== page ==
In recent years, there have been rapid breakthroughs in quantum technologies that offer new opportunities for advancing the understanding of basic quantum phenomena; realizing novel strongly correlated systems; and enhancing applications in quantum communication, computation, and sensing. Cutting edge quantum technologies simultaneously require high fidelity quantum-limited measurements and control. Large-scale applications of these capabilities hinge on understanding system-reservoir dynamics of many-body quantum systems, whose Hilbert space grows exponentially with system size. Ultracold atoms - our workhorse for quantum simulation, are an ideal platform for understanding the system-reservoir dynamics of many-body systems. In this talk, I will present the characterization of measurement back-action in atomic Bose-Einstein condensates, weakly interacting with a far-from resonant, i.e., dispersively interacting, laser beam. We theoretically describe this process using a quantum trajectories approach where the environment measures the scattered light and I will present our measurement model based on an ideal photodetection mechanism. Next, I will discuss our experimental quantification of the resulting wavefunction change with two observations: the contrast of a Ramsey interferometer and the deposited energy [1, 2]. In this perspective, I will then identify the ensuing systematic effects: stray optical lattices (a technical consequence of weak retro-reflections of the probe beam) and probe-induced photoassociation (an intrinsic atomic process). Not all degrees of freedom are equally impacted by these systematic effects: the reduction in contrast of a Ramsey interferometer is back-action limited whereas the added energy is in excess of what is expected from light scattering alone. I will conclude with a discussion of experimental and theoretical implications, and potential future directions for research.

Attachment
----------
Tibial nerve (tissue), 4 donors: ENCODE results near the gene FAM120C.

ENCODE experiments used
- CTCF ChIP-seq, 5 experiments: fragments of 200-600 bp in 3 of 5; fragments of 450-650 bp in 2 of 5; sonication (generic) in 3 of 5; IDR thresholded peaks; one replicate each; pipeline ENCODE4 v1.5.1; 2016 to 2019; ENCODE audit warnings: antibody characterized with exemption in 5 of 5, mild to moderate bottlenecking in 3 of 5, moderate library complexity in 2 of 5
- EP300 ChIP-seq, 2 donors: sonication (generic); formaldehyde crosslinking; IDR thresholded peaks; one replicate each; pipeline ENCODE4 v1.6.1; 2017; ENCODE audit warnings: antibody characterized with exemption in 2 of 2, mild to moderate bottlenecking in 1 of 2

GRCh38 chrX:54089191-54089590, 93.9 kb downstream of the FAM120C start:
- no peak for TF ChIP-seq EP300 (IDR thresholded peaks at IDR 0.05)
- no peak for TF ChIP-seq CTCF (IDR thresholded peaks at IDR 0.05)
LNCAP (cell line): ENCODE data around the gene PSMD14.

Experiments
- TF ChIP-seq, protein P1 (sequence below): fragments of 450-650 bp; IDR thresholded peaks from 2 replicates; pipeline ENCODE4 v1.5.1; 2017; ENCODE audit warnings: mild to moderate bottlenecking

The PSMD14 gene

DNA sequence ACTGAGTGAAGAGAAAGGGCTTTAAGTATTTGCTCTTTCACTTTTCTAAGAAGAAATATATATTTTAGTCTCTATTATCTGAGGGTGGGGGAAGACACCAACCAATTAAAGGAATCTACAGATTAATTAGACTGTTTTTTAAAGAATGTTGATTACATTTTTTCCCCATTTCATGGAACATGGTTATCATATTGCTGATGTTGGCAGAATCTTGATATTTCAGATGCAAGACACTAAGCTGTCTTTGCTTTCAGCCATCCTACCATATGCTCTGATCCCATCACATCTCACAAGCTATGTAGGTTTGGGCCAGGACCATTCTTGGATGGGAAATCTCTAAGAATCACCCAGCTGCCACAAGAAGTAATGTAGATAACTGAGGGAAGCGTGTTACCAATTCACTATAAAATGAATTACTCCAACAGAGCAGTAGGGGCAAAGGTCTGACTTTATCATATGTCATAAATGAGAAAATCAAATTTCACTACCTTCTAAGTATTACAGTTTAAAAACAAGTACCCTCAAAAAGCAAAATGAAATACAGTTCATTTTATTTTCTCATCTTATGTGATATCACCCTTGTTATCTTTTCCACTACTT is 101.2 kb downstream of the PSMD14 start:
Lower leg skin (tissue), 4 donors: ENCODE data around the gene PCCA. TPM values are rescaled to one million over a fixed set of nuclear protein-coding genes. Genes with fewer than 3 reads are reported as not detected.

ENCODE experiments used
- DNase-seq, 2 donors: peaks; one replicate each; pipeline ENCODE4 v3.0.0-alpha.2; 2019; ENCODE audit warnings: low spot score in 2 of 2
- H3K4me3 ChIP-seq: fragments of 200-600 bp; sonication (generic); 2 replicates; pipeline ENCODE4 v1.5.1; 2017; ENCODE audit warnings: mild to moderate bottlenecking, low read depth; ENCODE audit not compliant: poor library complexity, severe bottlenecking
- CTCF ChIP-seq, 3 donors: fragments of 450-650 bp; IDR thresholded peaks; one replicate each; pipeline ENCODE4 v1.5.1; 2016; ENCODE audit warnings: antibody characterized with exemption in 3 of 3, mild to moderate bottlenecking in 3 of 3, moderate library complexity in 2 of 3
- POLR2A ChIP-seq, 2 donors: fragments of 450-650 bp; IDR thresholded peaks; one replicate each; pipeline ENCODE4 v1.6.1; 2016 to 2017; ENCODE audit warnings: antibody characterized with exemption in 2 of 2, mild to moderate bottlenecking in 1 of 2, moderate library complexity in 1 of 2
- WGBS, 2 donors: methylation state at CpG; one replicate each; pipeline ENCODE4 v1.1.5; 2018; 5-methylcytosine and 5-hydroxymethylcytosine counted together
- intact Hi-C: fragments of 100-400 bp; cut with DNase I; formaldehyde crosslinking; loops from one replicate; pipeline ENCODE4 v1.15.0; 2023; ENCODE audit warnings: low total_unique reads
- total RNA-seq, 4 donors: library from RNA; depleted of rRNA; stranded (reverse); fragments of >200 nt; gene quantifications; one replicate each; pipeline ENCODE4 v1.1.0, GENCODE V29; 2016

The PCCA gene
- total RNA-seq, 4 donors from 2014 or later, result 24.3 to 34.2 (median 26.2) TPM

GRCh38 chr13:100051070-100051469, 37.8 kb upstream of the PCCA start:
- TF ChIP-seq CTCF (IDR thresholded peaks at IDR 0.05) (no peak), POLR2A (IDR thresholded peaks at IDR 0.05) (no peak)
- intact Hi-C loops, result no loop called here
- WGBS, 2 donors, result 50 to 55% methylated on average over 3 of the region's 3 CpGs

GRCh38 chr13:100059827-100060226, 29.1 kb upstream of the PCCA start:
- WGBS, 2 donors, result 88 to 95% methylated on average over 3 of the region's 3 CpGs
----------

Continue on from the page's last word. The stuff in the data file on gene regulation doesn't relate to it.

E. Altuntaş and I. B. Spielman, arXiv preprint arXiv:2209.04400 (2022).
 E. Altuntaş and I. B. Spielman, arXiv preprint arXiv:2212.03431 (2022).